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‘The Great Alaskan Race’ drearily turns true-life adventure to mush

by Ace Damon
'The Great Alaskan Race' drearily turns true-life adventure to mush

Writer Brian Presley's limited-budget calamity action drama “The Great Alaskan Race” sadly recalls the true story of Nome, the lethal 1925 diphtheria outbreak in Alaska, and the dog-sled relay of nearly 800 kilometers organized to provide life-saving antitoxin to the remote city.

Unfortunately, the well-meaning Colorado film spends more time among dying children, bereaved parents, obstinate doctors and mayors, and disputed politicians than it involves us on the death-defying transportation trip and against all odds. It also takes a little of the movie's brief run time just to set up the characters and the pending crisis.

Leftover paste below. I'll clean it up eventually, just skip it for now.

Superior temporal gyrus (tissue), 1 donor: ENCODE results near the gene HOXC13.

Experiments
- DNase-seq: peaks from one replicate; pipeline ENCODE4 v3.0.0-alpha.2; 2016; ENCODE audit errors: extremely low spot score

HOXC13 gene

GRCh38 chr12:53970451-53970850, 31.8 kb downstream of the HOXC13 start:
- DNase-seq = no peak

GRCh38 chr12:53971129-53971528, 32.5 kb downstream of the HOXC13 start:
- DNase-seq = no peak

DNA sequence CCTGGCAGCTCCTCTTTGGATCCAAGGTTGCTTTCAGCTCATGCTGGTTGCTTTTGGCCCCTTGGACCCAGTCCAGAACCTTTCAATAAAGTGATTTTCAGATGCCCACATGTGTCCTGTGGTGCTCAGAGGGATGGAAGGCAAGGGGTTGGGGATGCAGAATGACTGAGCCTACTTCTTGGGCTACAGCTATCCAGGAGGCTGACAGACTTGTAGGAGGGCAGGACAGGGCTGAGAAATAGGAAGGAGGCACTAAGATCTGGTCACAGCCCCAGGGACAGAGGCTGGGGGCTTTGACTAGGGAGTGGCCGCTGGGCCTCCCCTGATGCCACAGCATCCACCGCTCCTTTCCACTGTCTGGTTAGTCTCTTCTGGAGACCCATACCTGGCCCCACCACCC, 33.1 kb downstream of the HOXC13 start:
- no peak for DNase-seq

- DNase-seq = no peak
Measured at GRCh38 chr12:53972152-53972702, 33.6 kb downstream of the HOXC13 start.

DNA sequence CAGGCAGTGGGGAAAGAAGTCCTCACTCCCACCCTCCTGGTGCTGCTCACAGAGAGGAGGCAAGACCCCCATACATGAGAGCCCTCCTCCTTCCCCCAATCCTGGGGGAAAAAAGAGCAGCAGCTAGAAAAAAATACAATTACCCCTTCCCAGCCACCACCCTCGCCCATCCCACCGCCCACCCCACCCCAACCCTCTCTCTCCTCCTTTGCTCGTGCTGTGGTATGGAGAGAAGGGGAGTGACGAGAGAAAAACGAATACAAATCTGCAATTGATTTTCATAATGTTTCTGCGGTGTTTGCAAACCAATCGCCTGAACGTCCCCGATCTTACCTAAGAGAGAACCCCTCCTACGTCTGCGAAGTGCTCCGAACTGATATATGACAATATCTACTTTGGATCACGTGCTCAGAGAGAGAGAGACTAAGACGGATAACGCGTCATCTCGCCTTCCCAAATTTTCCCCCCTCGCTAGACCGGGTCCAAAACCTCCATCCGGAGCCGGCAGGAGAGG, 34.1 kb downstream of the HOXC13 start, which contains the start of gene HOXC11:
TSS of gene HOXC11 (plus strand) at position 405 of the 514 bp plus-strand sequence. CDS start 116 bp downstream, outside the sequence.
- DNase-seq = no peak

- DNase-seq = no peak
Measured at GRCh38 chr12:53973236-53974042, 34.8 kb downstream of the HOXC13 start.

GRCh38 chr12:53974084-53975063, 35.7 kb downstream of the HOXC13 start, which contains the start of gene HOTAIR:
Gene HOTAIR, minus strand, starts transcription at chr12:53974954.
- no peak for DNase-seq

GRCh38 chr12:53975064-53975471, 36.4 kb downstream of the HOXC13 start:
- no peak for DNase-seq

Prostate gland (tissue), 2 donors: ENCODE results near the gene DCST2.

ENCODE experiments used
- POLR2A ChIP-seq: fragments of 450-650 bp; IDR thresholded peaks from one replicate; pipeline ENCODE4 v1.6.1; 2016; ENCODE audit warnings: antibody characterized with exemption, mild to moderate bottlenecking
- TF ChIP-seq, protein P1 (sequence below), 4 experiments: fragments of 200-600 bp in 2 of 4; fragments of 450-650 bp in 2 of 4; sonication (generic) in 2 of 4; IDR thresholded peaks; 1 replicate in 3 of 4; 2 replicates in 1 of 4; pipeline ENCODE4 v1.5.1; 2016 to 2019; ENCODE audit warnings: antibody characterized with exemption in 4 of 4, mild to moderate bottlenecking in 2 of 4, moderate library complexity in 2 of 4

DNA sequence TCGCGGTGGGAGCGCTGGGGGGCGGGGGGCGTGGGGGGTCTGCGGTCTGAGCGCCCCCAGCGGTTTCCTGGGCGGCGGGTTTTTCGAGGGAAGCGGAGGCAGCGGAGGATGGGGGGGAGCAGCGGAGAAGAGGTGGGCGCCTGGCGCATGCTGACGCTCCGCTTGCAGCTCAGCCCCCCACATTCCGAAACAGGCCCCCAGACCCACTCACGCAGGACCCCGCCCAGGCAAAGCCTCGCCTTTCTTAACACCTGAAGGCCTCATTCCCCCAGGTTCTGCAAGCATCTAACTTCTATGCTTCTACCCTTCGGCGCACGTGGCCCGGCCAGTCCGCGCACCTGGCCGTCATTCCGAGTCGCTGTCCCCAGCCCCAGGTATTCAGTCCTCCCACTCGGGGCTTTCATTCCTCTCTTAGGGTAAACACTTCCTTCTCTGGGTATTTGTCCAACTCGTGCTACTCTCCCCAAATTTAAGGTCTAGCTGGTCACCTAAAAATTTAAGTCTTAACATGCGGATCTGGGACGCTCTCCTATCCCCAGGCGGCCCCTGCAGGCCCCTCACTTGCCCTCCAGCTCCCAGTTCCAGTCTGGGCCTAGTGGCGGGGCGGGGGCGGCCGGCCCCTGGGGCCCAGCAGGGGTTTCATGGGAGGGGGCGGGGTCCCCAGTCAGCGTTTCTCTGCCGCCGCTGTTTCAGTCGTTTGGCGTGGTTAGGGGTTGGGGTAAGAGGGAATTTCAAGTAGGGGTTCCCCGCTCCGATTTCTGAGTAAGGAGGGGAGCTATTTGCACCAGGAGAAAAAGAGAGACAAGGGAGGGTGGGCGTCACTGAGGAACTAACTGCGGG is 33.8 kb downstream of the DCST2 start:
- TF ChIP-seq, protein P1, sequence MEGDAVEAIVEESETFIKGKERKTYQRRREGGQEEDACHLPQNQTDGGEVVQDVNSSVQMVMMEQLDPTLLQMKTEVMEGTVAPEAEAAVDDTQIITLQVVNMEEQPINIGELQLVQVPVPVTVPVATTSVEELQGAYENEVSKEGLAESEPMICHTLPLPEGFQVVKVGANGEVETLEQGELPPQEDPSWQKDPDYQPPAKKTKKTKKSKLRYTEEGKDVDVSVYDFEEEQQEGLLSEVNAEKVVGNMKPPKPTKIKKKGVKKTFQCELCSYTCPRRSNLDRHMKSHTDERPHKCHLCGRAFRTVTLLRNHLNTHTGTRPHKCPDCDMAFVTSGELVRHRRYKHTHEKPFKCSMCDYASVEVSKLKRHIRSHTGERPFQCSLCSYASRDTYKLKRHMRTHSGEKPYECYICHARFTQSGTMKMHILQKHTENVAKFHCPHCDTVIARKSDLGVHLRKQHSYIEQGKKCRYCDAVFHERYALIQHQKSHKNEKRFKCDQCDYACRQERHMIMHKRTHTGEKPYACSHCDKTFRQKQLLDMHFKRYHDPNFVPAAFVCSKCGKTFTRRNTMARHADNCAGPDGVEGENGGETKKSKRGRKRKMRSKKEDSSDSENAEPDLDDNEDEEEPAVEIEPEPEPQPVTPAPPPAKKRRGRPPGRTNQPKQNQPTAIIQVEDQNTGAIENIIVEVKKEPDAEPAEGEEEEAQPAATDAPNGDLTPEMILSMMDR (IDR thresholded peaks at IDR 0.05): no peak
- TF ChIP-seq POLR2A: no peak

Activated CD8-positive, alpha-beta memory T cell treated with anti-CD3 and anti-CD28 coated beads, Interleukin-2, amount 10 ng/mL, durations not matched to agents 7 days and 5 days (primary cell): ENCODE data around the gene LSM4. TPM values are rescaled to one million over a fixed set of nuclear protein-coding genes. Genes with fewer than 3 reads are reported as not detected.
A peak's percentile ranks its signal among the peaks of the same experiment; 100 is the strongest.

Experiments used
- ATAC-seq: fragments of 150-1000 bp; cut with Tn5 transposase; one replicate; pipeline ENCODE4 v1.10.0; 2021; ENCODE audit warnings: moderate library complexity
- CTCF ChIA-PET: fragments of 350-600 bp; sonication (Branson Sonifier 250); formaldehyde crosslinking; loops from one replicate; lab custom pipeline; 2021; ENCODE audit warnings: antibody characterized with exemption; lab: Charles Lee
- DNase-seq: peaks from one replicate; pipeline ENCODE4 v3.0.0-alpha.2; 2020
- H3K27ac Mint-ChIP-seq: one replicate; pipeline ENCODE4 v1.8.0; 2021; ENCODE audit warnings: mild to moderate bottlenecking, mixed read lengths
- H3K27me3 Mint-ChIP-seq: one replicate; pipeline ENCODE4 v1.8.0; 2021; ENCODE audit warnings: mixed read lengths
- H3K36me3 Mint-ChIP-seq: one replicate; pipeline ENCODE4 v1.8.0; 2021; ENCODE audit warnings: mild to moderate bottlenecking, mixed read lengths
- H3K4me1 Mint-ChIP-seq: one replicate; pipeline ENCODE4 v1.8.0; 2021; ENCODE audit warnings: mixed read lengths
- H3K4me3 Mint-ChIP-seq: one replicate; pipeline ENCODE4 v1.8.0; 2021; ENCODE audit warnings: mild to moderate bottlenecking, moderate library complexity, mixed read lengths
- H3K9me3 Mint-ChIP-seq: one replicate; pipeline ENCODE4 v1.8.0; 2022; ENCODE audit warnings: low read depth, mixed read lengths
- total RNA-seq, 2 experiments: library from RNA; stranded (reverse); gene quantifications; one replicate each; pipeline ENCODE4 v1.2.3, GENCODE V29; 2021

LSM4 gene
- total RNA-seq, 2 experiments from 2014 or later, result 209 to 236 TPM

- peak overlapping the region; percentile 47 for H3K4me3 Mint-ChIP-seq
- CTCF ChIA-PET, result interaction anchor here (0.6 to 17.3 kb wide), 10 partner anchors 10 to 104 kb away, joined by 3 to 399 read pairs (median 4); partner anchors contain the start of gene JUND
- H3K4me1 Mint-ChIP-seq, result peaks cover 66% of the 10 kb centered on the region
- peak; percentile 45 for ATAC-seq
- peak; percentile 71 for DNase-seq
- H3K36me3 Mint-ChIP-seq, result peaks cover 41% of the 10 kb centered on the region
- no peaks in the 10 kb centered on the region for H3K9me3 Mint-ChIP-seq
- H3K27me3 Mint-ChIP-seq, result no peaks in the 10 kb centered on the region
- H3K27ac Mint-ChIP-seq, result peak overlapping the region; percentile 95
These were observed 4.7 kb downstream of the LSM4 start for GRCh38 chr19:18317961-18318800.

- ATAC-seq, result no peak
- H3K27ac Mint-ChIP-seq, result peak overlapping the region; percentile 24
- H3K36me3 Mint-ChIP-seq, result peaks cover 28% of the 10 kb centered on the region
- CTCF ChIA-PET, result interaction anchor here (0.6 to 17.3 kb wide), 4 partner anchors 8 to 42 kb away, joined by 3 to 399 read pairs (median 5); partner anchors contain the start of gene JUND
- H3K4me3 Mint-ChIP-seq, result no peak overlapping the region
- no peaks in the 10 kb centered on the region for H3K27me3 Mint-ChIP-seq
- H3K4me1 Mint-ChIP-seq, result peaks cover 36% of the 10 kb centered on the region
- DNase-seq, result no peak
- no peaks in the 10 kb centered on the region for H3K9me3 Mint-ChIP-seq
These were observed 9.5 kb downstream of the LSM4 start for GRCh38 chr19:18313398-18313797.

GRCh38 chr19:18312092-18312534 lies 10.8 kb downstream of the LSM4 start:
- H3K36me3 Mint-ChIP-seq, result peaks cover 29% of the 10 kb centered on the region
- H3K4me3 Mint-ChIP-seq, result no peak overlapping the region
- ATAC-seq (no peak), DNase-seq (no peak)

Presley (he also produced and co-edited) plays real-life liar champion Leonhard Seppala, who, with his beloved 12-year-old dog Togo, leading the group, must travel hundreds of miles in ultra-brutal conditions to help bring the essential serum to Nome's house. Meanwhile, widow Seppala's youngest daughter, Sigrid (Emma Presley, daughter of Brian), stays in a hospital bed.

Unfortunately, the so-called race is presented in sections, er, obstinate but unconvincing, many of them staged in the "snow," so blinding that it is difficult to understand the action.

But it is the banal dialogue, the lack of tension, the characterizations of a note and the overly sincere acting – even by veterans like Treat Williams, Bruce Davison and Henry Thomas – that conspire to turn this potentially exciting and exciting picture into porridge.

& # 39; The Great Alaskan Race & # 39;

Rated: PG, for thematic material, brief bloody images, some language and smoking

Runtime: 1 hour, 24 minutes

Playing: In the general release

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